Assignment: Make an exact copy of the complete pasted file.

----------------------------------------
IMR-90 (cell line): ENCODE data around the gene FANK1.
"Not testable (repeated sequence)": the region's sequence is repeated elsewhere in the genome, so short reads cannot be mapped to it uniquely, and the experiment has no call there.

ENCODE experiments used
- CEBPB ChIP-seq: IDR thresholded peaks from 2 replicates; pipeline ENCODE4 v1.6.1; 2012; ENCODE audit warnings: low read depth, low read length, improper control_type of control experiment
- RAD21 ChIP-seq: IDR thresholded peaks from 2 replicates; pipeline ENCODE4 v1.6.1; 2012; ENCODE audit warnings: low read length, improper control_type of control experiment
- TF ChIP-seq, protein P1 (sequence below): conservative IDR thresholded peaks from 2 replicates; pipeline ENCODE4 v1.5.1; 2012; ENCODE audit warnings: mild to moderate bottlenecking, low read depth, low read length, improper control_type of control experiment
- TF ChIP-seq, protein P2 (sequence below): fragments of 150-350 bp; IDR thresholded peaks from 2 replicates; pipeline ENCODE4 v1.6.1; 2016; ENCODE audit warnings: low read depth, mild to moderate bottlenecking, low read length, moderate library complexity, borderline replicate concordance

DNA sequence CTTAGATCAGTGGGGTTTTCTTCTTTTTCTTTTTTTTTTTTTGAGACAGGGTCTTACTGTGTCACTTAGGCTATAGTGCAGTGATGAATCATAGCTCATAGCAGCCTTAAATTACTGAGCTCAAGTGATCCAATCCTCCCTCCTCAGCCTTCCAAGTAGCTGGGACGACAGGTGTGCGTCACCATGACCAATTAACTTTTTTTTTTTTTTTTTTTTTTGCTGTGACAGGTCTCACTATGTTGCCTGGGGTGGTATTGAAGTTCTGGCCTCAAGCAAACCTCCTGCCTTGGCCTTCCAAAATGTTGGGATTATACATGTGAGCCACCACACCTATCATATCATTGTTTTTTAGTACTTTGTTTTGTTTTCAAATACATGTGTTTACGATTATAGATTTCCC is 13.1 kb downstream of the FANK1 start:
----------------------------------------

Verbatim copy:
IMR-90 (cell line): ENCODE data around the gene FANK1.
"Not testable (repeated sequence)": the region's sequence is repeated elsewhere in the genome, so short reads cannot be mapped to it uniquely, and the experiment has no call there.

ENCODE experiments used
- CEBPB ChIP-seq: IDR thresholded peaks from 2 replicates; pipeline ENCODE4 v1.6.1; 2012; ENCODE audit warnings: low read depth, low read length, improper control_type of control experiment
- RAD21 ChIP-seq: IDR thresholded peaks from 2 replicates; pipeline ENCODE4 v1.6.1; 2012; ENCODE audit warnings: low read length, improper control_type of control experiment
- TF ChIP-seq, protein P1 (sequence below): conservative IDR thresholded peaks from 2 replicates; pipeline ENCODE4 v1.5.1; 2012; ENCODE audit warnings: mild to moderate bottlenecking, low read depth, low read length, improper control_type of control experiment
- TF ChIP-seq, protein P2 (sequence below): fragments of 150-350 bp; IDR thresholded peaks from 2 replicates; pipeline ENCODE4 v1.6.1; 2016; ENCODE audit warnings: low read depth, mild to moderate bottlenecking, low read length, moderate library complexity, borderline replicate concordance

DNA sequence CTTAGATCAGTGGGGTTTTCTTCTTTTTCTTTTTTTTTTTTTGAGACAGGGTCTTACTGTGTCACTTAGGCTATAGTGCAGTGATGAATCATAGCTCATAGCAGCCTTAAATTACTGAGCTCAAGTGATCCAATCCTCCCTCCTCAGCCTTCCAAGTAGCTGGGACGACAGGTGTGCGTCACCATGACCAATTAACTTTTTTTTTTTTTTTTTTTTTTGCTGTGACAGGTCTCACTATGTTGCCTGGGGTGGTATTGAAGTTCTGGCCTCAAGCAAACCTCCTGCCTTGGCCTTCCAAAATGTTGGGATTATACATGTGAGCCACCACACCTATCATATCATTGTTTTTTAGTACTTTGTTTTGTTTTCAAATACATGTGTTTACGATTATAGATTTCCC is 13.1 kb downstream of the FANK1 start: